1993, and 2001 ORG supplement data to maintain a consistent sample over time. Second, union status is not one of the characteristics used to match observations with missing earnings to observations with non- missing earnings in the imputation procedure (hot deck) used by the U.S. Census Bureau. As a result, estimates of union wage effects obtained from a sample with allocation observations included can be severely biased downward (see Hirsch and Schumacher, 2003 for more details). U.K. Data: As mentioned in the text, for the U.K. we use data from the 1983 GHS and the 1993 and 2001 UKLFS. For the sake of consistency, we exclude observations from Northern Ireland since this region was sampled in the UKLFS but not in the GHS. Real wages are obtained by deflating nominal wages with the Consumer Price Index (Retail Price Index). To limit the effect of outliers, we only keep observations with an hourly wage rate between 1.5 and 50 pounds (in 2001 pounds).
32 In general, we process the U.K. samples to make them as comparable as possible to the U.S. samples. In both the UKLFS and the GHS, we use observations for wage and salary workers with non- missing wages and earnings. We also use the sample weights whenever available (there are no sample weights in the GHS). Since education is not consistently measured over time, we recode education into five broad categories that are consistent over time: university graduates, higher-level vocational training and A-level qualifications, middle-level vocational training or O-level qualifications, lower-level vocational training, and no qualifications or diploma. Canadian Data: As mentioned in the text, for Canada we use the 2001 Labour Force Survey (CLFS), the 1991 and 1995 Surveys on Work Arrangements (SWA), and the 1984 Survey of Union Membership (SUM). These data sets are all relatively comparable since both the SUM and the SWA were conducted as supplements to the Labour Force Survey. Relative to the U.S. and U.K. data however, there are some important limitations in the Canadian data. First, as mentioned in the text, it is not possible to distinguish union membership from union coverage in the SWA. For the sake of consistency over time, we thus use union coverage as our measure of unionization in Canada. A second limitation is that in the 1984 SUM and the 2001 CLFS missing wages and earnings were allocated but no allocation flags are provided. We thus have to include observations with allocated wages and earnings in the analysis with generates an inconsistency relative to the SWA (where missing wages and earnings are not allocated) and the U.S. and U.K. data. This likely understates the effect of unions on wages in 1984 and 2001, though it is not possible to quantify the extent of the bias. Another limitation is that age is only provided in broad categories, unlike in the U.S. and U.K data where age is reported in years. In particular, it is not possible to separate workers age 15 from those age 16. This explains why we use all wage and salary workers age 15 to 64 in Canada, compared to workers age 16 to 64 in the two other countries.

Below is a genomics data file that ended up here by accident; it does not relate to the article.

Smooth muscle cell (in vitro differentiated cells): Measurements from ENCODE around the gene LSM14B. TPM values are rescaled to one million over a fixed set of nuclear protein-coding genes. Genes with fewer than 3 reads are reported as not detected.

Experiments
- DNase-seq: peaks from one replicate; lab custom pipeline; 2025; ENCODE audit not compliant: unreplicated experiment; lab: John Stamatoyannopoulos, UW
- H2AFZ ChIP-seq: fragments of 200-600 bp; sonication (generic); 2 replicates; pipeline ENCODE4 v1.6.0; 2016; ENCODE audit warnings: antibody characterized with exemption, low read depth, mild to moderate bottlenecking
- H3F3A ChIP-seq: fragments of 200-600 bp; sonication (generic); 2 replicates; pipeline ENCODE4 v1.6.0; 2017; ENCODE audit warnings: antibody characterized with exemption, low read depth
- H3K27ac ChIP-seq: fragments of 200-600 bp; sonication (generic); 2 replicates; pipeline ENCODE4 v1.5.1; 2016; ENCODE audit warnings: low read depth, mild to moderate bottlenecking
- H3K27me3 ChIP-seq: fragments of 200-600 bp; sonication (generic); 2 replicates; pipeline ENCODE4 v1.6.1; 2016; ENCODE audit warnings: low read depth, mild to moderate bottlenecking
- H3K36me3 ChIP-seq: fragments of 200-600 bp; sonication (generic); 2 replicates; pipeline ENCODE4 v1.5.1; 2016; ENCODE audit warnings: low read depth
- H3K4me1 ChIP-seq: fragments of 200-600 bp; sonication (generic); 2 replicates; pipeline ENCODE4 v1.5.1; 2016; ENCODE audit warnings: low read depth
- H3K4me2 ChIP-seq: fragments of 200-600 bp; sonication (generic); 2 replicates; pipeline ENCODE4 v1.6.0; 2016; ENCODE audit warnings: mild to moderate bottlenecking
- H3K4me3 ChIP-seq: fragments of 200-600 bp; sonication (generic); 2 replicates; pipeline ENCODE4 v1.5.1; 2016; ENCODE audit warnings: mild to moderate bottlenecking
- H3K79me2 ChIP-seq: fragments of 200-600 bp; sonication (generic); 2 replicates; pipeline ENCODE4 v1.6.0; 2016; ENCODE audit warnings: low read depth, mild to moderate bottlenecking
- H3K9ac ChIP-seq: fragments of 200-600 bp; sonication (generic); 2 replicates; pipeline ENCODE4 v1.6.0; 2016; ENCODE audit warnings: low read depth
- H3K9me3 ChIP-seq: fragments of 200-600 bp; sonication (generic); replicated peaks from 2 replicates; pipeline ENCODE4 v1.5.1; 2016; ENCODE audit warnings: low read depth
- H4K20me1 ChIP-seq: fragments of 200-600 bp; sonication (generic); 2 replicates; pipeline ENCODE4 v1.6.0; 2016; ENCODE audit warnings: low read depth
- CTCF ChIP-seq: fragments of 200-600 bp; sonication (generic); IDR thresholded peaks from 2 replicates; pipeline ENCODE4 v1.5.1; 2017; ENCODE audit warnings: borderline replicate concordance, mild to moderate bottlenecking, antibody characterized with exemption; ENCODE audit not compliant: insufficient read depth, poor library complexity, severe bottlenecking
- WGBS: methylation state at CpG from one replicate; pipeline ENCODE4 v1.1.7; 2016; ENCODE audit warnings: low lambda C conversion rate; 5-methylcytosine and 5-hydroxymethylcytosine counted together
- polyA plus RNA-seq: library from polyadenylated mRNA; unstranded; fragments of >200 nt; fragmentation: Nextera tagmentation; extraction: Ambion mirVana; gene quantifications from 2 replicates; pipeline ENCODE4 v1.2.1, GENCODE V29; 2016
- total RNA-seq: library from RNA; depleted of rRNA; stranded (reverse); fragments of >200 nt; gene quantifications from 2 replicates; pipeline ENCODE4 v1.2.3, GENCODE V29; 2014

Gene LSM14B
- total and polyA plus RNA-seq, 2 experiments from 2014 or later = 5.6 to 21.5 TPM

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- Fall '13
- Economics, Trade union, Nonunion